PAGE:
The nacelles (hubs) of the turbines — with attached red helicopter pads providing a sense of scale — can be seen on the deck of the Brave Tern, a ‘jack-up’ vessel with four legs that drop down to anchor in the seafloor during construction. Photo courtesy of Abigail Anthony.
With relatively shallow water close to major population centers, the Eastern Seaboard is prime location for offshore wind, and steady wind speeds allow offshore wind farms to operate at high frequencies (38%-52% capacity factors according to DOE). Once fully online and operating 45% of the time (midpoint of DOE range), the new offshore wind will produce about 6.31TWh of energy, or approximately the output of the soon-to-close Pilgrim Nuclear power plant.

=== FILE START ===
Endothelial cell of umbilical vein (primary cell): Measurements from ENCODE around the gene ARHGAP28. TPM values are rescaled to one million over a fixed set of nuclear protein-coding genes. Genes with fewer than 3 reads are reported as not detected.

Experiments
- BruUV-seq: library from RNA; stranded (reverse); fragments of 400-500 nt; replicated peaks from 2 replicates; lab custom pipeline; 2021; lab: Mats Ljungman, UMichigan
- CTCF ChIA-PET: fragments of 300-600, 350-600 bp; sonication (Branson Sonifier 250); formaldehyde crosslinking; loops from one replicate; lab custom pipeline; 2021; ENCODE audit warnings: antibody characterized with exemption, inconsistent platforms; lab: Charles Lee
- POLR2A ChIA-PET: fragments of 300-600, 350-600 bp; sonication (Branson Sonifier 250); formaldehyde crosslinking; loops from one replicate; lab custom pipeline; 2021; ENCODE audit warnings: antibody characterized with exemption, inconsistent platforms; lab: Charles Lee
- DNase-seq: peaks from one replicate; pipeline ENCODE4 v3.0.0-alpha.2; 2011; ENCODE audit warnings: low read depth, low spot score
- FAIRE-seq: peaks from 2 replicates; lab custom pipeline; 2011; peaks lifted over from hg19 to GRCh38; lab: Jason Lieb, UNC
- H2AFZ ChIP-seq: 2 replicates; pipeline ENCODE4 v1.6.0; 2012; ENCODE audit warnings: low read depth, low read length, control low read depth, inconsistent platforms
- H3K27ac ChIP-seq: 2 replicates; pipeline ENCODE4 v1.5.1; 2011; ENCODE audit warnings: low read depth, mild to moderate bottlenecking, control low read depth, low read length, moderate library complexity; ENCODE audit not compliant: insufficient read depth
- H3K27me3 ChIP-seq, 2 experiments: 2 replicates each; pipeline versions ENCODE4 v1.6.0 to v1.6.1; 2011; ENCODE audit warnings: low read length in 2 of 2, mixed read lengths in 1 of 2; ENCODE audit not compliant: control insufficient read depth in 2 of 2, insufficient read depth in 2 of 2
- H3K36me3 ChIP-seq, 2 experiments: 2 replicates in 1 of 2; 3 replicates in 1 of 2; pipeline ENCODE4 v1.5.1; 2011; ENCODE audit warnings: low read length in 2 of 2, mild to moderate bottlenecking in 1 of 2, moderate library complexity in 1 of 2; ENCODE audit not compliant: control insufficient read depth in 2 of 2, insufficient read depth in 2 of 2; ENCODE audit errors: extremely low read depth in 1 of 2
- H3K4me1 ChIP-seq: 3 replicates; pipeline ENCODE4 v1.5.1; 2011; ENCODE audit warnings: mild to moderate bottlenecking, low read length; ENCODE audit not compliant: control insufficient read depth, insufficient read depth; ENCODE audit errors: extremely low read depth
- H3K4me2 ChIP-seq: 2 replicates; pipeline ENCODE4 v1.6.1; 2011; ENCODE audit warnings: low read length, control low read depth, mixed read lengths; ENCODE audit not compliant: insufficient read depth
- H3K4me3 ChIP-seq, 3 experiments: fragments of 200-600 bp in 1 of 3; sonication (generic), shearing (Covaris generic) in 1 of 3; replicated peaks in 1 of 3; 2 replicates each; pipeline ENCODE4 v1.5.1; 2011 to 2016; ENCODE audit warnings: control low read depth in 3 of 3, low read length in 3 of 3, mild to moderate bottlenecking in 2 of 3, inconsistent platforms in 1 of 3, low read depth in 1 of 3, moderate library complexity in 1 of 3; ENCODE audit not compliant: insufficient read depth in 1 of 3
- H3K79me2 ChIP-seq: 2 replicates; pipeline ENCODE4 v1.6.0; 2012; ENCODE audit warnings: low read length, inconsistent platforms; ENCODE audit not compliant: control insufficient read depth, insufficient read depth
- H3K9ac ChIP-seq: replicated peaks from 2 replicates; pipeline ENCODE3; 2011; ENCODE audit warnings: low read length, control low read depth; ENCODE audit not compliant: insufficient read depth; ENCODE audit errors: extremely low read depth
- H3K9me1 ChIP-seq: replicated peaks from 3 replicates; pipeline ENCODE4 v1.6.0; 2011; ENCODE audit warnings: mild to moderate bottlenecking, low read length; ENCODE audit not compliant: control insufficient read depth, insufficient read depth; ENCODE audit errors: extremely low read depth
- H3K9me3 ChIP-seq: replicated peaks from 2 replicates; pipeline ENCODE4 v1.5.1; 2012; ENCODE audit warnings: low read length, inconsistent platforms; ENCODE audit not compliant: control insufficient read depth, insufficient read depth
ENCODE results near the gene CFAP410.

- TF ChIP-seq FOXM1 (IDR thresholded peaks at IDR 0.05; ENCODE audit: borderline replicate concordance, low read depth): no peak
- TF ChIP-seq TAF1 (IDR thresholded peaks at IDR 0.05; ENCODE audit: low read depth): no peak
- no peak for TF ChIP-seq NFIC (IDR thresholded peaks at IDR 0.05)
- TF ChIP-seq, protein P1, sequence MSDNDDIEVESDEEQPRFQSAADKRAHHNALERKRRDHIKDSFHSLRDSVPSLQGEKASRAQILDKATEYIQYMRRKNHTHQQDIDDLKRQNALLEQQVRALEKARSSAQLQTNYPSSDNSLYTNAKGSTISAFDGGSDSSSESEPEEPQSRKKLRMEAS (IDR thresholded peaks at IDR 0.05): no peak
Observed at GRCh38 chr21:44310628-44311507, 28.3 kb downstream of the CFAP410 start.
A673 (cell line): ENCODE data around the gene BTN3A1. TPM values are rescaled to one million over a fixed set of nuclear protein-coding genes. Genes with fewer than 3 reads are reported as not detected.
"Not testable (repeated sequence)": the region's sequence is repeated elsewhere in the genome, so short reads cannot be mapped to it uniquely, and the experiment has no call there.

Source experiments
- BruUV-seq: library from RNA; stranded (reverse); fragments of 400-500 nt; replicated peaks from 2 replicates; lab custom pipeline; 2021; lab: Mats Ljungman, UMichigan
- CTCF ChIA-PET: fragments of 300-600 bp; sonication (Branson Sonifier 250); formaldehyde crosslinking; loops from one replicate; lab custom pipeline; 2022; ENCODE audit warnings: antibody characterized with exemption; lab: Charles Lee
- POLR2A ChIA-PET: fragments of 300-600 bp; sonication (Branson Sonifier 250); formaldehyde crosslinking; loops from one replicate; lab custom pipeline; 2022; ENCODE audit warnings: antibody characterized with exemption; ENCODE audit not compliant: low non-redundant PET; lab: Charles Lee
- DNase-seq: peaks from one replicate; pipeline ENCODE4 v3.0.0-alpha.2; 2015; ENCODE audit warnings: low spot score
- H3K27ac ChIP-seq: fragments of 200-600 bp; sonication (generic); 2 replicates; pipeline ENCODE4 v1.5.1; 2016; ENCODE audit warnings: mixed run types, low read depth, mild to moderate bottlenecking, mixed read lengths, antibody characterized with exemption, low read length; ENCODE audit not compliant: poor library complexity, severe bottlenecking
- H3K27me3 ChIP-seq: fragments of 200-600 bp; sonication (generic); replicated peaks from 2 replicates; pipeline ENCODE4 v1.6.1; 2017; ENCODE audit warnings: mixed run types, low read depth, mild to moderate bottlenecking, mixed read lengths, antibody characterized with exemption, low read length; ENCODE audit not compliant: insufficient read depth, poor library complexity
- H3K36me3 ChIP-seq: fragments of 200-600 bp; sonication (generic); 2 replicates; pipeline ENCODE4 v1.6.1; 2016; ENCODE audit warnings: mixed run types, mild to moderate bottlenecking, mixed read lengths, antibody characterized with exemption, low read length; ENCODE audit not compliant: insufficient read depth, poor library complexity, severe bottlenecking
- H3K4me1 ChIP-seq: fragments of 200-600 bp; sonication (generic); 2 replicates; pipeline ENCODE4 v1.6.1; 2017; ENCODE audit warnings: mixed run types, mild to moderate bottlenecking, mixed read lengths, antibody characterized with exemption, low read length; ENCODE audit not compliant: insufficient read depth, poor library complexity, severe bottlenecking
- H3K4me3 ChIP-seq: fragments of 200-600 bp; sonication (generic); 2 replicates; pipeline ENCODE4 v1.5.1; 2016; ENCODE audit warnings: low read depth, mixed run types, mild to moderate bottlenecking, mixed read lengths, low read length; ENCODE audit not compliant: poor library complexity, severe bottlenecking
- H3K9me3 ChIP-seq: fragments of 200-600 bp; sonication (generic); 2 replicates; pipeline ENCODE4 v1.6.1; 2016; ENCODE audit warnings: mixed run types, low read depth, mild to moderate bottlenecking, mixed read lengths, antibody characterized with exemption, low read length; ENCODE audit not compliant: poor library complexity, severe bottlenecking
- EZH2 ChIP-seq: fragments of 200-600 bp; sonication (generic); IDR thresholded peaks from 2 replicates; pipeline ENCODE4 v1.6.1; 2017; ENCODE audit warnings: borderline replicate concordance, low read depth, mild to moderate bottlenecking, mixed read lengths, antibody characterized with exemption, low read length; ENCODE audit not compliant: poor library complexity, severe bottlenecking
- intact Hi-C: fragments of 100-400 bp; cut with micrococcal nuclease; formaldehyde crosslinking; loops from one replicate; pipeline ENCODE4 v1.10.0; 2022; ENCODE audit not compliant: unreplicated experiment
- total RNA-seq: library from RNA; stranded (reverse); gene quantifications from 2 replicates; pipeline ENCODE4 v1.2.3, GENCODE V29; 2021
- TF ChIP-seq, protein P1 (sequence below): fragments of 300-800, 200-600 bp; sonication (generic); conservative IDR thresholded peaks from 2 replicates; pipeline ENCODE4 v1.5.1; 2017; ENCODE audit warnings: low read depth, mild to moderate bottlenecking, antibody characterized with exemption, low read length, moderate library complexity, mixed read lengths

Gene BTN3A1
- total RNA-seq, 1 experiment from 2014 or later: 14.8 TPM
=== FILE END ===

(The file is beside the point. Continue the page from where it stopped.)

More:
Hydroelectricity and Other Renewables The other main piece of the bill requires solicitations for 9.45 terawatt hours of hydroelectricity and other energy sources eligible for Massachusetts’ Renewable Portfolio Standard (RPS). The solicitation builds on an existing collaboration with Connecticut and Rhode Island that has led developers to put forward a diverse array of proposals for onshore wind, hydroelectricity, solar, energy storage, and pairing of multiple resources. Opening procurements up to diverse clean energy resources was a key priority for business, health, consumer and environmental organizations collaborating to provide input on the legislation through the Alliance for Clean Energy Solutions, an effort Acadia Center co-led with the Northeast Clean Energy Council. Broadening procurements beyond hydroelectricity alone allows for innovative approaches and forces competition that will bring costs down. Pairing of resources also helps ensure optimal use of new transmission lines needed to connect hydroelectricity from Canada, wind from Northern New England and Upstate New York, and grid-scale solar from areas where land is available.